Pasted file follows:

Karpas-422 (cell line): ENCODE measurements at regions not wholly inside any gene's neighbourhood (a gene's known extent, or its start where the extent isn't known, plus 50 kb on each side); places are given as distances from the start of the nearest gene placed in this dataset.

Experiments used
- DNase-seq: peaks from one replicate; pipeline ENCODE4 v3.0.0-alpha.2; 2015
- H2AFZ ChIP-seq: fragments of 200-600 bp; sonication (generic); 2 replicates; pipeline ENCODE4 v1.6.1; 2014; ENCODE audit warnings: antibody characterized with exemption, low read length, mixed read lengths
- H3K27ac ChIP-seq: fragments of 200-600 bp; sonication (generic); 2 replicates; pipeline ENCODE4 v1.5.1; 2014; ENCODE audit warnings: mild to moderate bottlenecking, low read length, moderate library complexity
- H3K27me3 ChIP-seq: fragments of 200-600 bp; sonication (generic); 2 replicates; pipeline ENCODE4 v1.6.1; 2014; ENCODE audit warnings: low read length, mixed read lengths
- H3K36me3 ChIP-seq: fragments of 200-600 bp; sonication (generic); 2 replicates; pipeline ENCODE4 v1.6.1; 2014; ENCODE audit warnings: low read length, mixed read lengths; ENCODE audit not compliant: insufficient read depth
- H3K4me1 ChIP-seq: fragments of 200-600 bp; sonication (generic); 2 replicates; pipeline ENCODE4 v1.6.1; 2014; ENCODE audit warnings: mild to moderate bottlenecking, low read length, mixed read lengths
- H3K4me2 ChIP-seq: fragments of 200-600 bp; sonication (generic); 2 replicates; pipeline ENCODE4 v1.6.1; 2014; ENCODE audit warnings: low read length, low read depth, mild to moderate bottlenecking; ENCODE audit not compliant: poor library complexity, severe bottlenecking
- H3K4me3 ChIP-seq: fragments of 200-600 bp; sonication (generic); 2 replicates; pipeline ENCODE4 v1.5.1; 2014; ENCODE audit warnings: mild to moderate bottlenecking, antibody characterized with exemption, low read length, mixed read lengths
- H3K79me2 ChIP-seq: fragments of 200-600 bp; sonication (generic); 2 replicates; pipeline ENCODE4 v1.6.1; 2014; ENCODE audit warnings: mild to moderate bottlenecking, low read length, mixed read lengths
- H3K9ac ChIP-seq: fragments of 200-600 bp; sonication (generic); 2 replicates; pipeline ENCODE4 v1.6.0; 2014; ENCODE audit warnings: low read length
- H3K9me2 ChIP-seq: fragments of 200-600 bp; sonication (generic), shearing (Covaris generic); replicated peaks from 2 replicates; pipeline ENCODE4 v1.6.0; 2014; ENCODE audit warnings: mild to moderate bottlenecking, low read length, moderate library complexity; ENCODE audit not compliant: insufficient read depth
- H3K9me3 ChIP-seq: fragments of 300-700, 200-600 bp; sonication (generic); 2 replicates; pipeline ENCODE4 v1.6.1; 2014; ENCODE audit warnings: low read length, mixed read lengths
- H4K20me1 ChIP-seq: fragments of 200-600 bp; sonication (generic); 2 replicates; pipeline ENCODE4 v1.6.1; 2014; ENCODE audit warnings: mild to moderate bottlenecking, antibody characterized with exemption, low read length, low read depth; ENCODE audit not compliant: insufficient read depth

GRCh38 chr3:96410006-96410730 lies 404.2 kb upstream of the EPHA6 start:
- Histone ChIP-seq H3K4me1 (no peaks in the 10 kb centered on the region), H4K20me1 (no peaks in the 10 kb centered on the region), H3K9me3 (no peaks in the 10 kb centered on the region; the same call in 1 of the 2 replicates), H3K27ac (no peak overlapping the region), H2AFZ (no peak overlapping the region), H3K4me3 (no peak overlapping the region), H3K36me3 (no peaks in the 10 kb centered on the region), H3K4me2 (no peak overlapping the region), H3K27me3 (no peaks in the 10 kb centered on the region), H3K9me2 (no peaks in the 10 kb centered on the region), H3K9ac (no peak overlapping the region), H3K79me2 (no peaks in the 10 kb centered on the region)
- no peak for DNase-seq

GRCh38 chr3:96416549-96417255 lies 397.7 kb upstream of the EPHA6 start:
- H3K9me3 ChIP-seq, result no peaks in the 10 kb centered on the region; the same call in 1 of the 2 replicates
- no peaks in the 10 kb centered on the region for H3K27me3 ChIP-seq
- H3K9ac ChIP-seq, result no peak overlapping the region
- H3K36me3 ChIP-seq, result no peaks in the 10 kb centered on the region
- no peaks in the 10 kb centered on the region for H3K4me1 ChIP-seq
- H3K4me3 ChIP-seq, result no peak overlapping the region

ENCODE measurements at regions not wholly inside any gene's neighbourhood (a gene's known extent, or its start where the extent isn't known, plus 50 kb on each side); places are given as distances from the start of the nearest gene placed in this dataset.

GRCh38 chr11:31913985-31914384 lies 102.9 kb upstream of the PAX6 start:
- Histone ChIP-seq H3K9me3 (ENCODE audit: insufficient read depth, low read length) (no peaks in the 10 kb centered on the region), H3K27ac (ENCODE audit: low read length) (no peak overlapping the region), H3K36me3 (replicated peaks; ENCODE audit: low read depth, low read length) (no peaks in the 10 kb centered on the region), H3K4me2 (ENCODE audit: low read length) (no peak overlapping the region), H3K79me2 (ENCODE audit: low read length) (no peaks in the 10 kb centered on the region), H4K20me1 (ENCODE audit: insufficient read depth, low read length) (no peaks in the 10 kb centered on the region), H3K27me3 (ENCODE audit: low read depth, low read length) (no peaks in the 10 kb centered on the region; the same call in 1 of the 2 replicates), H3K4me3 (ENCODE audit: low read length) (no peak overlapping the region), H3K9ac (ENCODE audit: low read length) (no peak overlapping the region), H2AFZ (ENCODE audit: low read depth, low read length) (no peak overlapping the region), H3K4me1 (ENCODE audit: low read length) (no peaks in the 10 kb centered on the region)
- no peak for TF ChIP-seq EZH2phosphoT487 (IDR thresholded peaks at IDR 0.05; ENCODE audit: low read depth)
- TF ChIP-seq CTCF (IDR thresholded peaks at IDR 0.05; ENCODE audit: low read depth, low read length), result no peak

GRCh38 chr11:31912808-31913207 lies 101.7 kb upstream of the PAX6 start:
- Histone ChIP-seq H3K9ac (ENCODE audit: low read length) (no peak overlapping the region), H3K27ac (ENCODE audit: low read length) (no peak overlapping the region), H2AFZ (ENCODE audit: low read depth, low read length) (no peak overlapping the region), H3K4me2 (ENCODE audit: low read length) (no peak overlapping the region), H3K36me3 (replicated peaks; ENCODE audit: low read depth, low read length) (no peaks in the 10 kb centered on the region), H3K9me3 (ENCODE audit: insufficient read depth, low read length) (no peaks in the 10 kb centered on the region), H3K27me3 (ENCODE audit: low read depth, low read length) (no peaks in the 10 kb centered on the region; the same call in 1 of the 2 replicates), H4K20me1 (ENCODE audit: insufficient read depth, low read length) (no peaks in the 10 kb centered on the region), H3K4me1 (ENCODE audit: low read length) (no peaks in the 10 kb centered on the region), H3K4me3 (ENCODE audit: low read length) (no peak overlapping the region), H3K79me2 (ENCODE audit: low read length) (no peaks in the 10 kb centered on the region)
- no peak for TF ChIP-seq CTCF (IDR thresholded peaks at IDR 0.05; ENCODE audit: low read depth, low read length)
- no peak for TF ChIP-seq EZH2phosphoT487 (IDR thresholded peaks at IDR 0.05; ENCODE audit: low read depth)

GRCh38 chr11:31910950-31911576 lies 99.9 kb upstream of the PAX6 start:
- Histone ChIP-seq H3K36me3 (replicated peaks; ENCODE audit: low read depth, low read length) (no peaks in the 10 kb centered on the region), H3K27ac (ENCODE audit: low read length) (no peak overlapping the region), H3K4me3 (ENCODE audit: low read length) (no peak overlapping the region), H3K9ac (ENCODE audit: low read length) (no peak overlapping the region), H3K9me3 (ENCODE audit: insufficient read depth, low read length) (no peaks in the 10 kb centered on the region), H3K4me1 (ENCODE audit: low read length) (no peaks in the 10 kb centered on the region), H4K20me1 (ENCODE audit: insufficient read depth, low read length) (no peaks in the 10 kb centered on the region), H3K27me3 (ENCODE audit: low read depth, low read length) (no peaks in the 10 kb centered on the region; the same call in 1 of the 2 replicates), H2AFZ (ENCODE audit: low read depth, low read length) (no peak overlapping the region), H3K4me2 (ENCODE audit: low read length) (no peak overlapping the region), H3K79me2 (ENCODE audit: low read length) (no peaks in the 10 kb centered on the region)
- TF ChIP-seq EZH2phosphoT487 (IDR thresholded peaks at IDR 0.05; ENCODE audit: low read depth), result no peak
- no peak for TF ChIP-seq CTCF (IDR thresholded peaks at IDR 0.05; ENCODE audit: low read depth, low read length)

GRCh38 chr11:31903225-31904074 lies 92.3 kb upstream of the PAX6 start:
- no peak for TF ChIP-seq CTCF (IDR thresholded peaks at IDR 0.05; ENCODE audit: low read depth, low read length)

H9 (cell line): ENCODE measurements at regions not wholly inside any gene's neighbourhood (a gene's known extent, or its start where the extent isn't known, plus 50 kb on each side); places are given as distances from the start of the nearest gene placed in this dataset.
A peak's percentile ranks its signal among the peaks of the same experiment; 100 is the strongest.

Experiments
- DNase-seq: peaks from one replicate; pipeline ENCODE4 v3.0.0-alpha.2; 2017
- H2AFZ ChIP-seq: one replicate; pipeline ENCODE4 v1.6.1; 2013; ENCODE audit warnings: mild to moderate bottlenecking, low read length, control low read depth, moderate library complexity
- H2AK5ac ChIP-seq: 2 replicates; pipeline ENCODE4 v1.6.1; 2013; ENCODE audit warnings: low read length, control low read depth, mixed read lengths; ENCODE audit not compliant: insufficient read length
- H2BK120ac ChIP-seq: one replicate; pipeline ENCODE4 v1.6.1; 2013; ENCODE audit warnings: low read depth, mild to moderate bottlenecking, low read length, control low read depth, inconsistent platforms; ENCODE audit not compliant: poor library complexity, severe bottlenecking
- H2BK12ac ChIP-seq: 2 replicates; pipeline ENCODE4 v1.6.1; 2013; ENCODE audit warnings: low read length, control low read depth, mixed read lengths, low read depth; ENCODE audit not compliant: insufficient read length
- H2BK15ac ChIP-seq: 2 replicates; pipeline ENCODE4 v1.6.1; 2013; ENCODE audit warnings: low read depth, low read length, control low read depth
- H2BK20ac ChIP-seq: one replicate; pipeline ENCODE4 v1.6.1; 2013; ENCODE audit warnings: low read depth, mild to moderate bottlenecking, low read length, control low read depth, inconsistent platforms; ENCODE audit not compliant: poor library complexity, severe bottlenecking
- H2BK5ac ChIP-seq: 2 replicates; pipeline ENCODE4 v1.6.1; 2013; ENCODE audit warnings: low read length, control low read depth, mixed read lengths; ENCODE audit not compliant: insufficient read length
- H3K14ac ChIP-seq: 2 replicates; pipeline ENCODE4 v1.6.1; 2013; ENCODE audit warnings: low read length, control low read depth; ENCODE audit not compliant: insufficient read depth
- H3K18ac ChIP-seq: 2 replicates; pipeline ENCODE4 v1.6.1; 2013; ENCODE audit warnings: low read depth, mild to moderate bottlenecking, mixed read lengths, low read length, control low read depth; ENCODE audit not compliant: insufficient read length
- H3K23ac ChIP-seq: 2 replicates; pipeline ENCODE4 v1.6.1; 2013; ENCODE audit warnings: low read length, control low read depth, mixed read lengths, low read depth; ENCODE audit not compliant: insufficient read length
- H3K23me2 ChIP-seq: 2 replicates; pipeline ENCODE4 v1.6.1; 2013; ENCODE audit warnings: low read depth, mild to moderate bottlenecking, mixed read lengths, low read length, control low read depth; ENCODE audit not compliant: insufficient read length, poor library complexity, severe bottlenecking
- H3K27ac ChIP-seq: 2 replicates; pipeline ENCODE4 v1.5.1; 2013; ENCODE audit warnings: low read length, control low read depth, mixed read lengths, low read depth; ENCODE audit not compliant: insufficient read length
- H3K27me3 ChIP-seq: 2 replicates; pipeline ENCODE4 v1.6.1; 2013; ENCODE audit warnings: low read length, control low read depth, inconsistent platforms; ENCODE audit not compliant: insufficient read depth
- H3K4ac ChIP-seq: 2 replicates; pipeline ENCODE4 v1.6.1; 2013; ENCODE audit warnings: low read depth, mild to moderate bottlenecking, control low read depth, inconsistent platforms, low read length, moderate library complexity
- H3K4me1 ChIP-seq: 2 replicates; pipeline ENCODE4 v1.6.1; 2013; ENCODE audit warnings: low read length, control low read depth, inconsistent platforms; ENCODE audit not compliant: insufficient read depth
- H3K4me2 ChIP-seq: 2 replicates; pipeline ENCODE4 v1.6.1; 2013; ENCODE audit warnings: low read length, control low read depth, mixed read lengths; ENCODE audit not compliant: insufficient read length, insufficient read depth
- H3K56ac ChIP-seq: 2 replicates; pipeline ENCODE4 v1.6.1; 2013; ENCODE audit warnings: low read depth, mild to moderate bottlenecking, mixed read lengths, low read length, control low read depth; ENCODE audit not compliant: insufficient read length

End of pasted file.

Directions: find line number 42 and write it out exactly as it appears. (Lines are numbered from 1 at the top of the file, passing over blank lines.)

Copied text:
A peak's percentile ranks its signal among the peaks of the same experiment; 100 is the strongest.